The 1976 Cordoba rode on a 115" wheelbase, and stretched to 215.3" long. It was 52.6" tall and 77.1" wide. The brochure tells me the 400 ci V8 with 2bbl carb was standard, fed by a 25.5 gallon gas tank. Optional V8 motors were:
- 318/2 bbl carb (no charge option to save fuel)
- 360/2bbl carb (except in California)
- 400-4V single exhaust
- 400 ci 4bbl and dual exhaust (n/a in California).
My folks had a 1976 Cordoba, and I've got great memories of it. It was burgundy with white leather and a white landau roof (even thought the brochure doesn't list that as a possible combination; a late addition perhaps?). It had the 400 4 barrel carb. My dad always raved about the handling, and I still think it's one of the most beautiful cars they came up with. 1976 was my favorite version too. A very classy looking vehicle. The latter stacked headlight versions didn't cut it, and the downsized version really didn't cut it.
(The following photo and the one at the top of the page are from Tannon Weber's 1978 model. It has a 4-barrel 360 with dual exhaust, headers, an X pipe, and a 3.21:1 SureGrip 9.25" rear axle. The color is Cadet Blue Metallic. The Torq Thrust II wheels are 15" by 7", and have P255/60R15 tires on them. You can e-mail him at this address.)
The Cordoba-based Chrysler 300 (Bob Downard)
I owned two of these great cars in the early 1980s while working at a Chrysler dealership, and can attest that the performance of these rare machines was on par, if not beyond the Z-28, Firebird and even the heavily smogged up Corvettes of the day! (See http://www.chrysler300clubinc.com/1979300.htm)
Here in Canada these cars usually came fully loaded, and beefy rear sway bars, a factory tach, and brushed trim was standard on the dash. With the 360 4bbl W2 premium motor from the Lil Red Express pickup, a stout Torqueflight and 3:21 final drive, mine would pull red line in 3rd gear. I bought my first from Chrysler Credit as a repo, the body was mint, but the car had been badly beaten mechanically. The price was low and with a little help from a buddy in the parts department, (and the fact the car had several months warranty left on it), we rebuilt the motor, trans and rear end just full of Direct Connection parts. I paid the difference between stock and my employee price, warranty paid the rest!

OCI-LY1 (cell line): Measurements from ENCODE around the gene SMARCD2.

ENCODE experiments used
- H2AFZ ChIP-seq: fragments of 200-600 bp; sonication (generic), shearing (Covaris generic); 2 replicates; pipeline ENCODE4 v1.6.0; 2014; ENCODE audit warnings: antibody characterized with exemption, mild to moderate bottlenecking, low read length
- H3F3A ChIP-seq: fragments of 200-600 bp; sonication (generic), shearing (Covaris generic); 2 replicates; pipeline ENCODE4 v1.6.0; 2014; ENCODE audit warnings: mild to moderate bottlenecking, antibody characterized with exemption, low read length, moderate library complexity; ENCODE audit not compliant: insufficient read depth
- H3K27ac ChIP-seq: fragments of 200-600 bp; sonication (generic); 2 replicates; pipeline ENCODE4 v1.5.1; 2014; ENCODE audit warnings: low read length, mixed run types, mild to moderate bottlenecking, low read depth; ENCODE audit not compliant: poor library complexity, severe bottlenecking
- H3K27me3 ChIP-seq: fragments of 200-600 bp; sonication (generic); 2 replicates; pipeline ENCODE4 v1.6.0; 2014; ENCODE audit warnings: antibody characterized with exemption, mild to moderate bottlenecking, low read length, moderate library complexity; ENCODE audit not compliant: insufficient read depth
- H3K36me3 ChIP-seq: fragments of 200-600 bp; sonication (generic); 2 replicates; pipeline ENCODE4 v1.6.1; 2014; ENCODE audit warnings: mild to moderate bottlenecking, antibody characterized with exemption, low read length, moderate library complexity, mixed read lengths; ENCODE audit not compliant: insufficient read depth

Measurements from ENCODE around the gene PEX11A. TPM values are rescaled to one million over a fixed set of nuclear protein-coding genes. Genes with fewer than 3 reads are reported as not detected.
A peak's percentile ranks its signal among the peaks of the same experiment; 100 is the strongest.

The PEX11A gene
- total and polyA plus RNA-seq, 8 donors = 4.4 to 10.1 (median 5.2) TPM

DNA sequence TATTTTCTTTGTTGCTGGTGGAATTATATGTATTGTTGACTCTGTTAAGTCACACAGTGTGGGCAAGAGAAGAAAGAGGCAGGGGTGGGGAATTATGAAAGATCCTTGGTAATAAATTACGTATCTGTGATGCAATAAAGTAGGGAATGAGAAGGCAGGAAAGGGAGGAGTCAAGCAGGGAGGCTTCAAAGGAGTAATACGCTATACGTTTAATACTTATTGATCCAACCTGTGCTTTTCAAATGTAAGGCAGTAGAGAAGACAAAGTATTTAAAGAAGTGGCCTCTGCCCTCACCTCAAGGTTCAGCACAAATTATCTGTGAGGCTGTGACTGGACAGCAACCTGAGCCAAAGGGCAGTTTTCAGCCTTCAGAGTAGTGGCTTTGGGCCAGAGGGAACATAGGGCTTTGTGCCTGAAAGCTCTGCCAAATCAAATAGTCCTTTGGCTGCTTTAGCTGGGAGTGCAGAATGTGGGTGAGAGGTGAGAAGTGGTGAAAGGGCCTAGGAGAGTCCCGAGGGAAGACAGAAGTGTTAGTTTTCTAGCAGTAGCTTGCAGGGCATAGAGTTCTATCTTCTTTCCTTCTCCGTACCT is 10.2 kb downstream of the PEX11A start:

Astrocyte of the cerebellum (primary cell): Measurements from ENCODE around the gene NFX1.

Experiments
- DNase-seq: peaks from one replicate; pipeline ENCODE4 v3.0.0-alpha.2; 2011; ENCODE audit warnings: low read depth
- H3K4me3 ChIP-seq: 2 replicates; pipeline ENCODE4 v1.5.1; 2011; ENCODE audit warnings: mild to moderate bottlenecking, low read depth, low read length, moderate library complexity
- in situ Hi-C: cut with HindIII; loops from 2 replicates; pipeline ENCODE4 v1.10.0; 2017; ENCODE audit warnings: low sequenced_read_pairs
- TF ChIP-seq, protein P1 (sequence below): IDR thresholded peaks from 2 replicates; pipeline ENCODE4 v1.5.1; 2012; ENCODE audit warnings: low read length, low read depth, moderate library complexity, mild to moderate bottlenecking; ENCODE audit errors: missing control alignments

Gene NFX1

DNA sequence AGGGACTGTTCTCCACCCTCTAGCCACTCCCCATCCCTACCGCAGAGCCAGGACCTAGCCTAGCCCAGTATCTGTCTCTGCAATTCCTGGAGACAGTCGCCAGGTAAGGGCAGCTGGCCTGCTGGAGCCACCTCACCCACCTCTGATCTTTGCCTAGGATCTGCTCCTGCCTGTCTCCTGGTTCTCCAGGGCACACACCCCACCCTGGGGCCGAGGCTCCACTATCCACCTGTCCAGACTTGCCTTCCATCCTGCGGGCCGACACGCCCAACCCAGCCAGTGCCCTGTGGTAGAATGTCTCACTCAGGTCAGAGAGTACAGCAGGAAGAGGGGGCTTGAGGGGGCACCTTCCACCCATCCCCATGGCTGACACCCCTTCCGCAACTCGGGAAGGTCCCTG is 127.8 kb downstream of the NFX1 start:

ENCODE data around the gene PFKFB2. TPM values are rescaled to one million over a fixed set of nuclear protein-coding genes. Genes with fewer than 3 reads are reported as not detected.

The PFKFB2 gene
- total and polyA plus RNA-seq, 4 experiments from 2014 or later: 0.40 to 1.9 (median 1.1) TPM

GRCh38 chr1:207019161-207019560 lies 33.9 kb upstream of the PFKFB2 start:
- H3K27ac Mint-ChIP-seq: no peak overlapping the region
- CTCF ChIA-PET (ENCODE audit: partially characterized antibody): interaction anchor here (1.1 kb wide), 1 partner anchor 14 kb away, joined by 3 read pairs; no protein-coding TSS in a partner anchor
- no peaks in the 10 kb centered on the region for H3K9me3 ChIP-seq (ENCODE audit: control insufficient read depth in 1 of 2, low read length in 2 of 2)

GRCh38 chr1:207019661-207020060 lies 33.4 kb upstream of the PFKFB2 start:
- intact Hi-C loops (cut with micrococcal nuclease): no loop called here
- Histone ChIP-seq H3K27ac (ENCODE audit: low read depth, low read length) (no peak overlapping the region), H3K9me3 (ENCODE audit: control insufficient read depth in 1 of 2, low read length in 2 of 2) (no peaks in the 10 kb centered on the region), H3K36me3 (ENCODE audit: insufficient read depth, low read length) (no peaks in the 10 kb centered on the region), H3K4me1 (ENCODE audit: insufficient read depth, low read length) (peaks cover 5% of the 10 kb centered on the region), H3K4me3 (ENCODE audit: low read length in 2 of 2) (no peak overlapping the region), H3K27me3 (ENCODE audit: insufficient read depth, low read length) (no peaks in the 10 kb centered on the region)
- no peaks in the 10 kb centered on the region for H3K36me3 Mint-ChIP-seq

As a result of this overhaul, my 4400 lb leather and air conditioned “Cordoba” 300 would sit and smoke the tires nonstop from a start and give a nice spin and step sideways into second gear. I ran it once at the drag strip, and despite my inexperience, recorded a 14.7 in the low nineties.
1980 Chrysler Cordoba details
The last B-body Cordoba rolled off the lines in 1979. In 1980, the name was moved to the smaller (112.7 inch wheelbase) Volare/Aspen/Diplomat F/J/M body. The length was slashed to 210 inches, and weight cut by 400 pounds; but it remained roomy, and claimed more legroom and rear hip room than in 1979. As with the Volare, Aspen, and Diplomat, the new Cordoba had a transverse torsion-bar front suspension rather than the traditional torsion bar layout.
Sales continued to fall, without a break in the straight-line plummet experienced since 1977; and by 1981, only 20,000 Cordobas were sold, though in 1976 and 1977 Chrysler had built 160,000 of the popular cars. Luxury was being rapidly redefined, and despite strong sales of some K-based vehicles, Chrysler would not be seriously considered a near-luxury brand after the 1970s.